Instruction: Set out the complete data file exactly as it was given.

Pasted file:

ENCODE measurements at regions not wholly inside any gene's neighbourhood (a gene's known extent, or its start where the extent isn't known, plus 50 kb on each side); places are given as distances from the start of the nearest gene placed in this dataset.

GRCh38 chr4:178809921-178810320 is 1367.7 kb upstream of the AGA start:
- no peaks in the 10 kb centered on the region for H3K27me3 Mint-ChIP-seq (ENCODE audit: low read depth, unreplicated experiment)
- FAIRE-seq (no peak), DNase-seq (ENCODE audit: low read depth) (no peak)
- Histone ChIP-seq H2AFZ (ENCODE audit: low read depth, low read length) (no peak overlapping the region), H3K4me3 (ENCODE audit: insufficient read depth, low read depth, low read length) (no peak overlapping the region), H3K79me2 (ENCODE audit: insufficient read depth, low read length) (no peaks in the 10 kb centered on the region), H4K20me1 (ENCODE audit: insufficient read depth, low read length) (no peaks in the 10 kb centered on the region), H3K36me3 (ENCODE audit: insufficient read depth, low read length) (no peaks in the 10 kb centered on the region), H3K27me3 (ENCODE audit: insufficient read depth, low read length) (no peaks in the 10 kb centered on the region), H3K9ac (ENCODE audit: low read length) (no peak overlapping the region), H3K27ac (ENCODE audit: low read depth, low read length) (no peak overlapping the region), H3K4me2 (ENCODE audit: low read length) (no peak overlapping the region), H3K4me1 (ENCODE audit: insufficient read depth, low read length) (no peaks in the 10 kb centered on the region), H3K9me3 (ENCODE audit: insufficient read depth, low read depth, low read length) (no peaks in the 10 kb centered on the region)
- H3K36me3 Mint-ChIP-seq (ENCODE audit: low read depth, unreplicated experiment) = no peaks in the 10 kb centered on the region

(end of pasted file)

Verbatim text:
ENCODE measurements at regions not wholly inside any gene's neighbourhood (a gene's known extent, or its start where the extent isn't known, plus 50 kb on each side); places are given as distances from the start of the nearest gene placed in this dataset.

GRCh38 chr4:178809921-178810320 is 1367.7 kb upstream of the AGA start:
- no peaks in the 10 kb centered on the region for H3K27me3 Mint-ChIP-seq (ENCODE audit: low read depth, unreplicated experiment)
- FAIRE-seq (no peak), DNase-seq (ENCODE audit: low read depth) (no peak)
- Histone ChIP-seq H2AFZ (ENCODE audit: low read depth, low read length) (no peak overlapping the region), H3K4me3 (ENCODE audit: insufficient read depth, low read depth, low read length) (no peak overlapping the region), H3K79me2 (ENCODE audit: insufficient read depth, low read length) (no peaks in the 10 kb centered on the region), H4K20me1 (ENCODE audit: insufficient read depth, low read length) (no peaks in the 10 kb centered on the region), H3K36me3 (ENCODE audit: insufficient read depth, low read length) (no peaks in the 10 kb centered on the region), H3K27me3 (ENCODE audit: insufficient read depth, low read length) (no peaks in the 10 kb centered on the region), H3K9ac (ENCODE audit: low read length) (no peak overlapping the region), H3K27ac (ENCODE audit: low read depth, low read length) (no peak overlapping the region), H3K4me2 (ENCODE audit: low read length) (no peak overlapping the region), H3K4me1 (ENCODE audit: insufficient read depth, low read length) (no peaks in the 10 kb centered on the region), H3K9me3 (ENCODE audit: insufficient read depth, low read depth, low read length) (no peaks in the 10 kb centered on the region)
- H3K36me3 Mint-ChIP-seq (ENCODE audit: low read depth, unreplicated experiment) = no peaks in the 10 kb centered on the region